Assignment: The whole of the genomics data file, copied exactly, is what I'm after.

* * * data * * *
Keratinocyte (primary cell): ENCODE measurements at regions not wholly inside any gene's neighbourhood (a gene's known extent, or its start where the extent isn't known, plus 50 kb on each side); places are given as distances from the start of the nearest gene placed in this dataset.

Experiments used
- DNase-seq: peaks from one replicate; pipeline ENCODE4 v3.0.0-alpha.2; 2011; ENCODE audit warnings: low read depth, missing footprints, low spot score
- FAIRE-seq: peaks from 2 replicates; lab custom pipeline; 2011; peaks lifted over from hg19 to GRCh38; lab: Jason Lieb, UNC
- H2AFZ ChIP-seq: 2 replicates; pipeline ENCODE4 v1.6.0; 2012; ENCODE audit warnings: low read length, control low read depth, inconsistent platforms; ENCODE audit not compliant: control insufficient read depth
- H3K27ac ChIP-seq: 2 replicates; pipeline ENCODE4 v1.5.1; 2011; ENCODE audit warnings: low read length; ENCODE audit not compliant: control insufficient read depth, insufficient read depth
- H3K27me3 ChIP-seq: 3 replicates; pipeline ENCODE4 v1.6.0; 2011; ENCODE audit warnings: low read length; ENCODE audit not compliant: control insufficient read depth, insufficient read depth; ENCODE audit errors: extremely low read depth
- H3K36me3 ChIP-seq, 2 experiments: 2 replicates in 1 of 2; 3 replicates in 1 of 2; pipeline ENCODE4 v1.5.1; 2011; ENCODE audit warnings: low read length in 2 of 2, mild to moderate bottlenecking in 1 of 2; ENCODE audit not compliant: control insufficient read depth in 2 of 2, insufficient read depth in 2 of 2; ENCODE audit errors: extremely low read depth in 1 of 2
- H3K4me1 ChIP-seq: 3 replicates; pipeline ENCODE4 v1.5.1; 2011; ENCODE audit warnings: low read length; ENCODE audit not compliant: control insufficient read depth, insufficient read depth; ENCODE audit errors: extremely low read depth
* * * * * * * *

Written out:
Keratinocyte (primary cell): ENCODE measurements at regions not wholly inside any gene's neighbourhood (a gene's known extent, or its start where the extent isn't known, plus 50 kb on each side); places are given as distances from the start of the nearest gene placed in this dataset.

Experiments used
- DNase-seq: peaks from one replicate; pipeline ENCODE4 v3.0.0-alpha.2; 2011; ENCODE audit warnings: low read depth, missing footprints, low spot score
- FAIRE-seq: peaks from 2 replicates; lab custom pipeline; 2011; peaks lifted over from hg19 to GRCh38; lab: Jason Lieb, UNC
- H2AFZ ChIP-seq: 2 replicates; pipeline ENCODE4 v1.6.0; 2012; ENCODE audit warnings: low read length, control low read depth, inconsistent platforms; ENCODE audit not compliant: control insufficient read depth
- H3K27ac ChIP-seq: 2 replicates; pipeline ENCODE4 v1.5.1; 2011; ENCODE audit warnings: low read length; ENCODE audit not compliant: control insufficient read depth, insufficient read depth
- H3K27me3 ChIP-seq: 3 replicates; pipeline ENCODE4 v1.6.0; 2011; ENCODE audit warnings: low read length; ENCODE audit not compliant: control insufficient read depth, insufficient read depth; ENCODE audit errors: extremely low read depth
- H3K36me3 ChIP-seq, 2 experiments: 2 replicates in 1 of 2; 3 replicates in 1 of 2; pipeline ENCODE4 v1.5.1; 2011; ENCODE audit warnings: low read length in 2 of 2, mild to moderate bottlenecking in 1 of 2; ENCODE audit not compliant: control insufficient read depth in 2 of 2, insufficient read depth in 2 of 2; ENCODE audit errors: extremely low read depth in 1 of 2
- H3K4me1 ChIP-seq: 3 replicates; pipeline ENCODE4 v1.5.1; 2011; ENCODE audit warnings: low read length; ENCODE audit not compliant: control insufficient read depth, insufficient read depth; ENCODE audit errors: extremely low read depth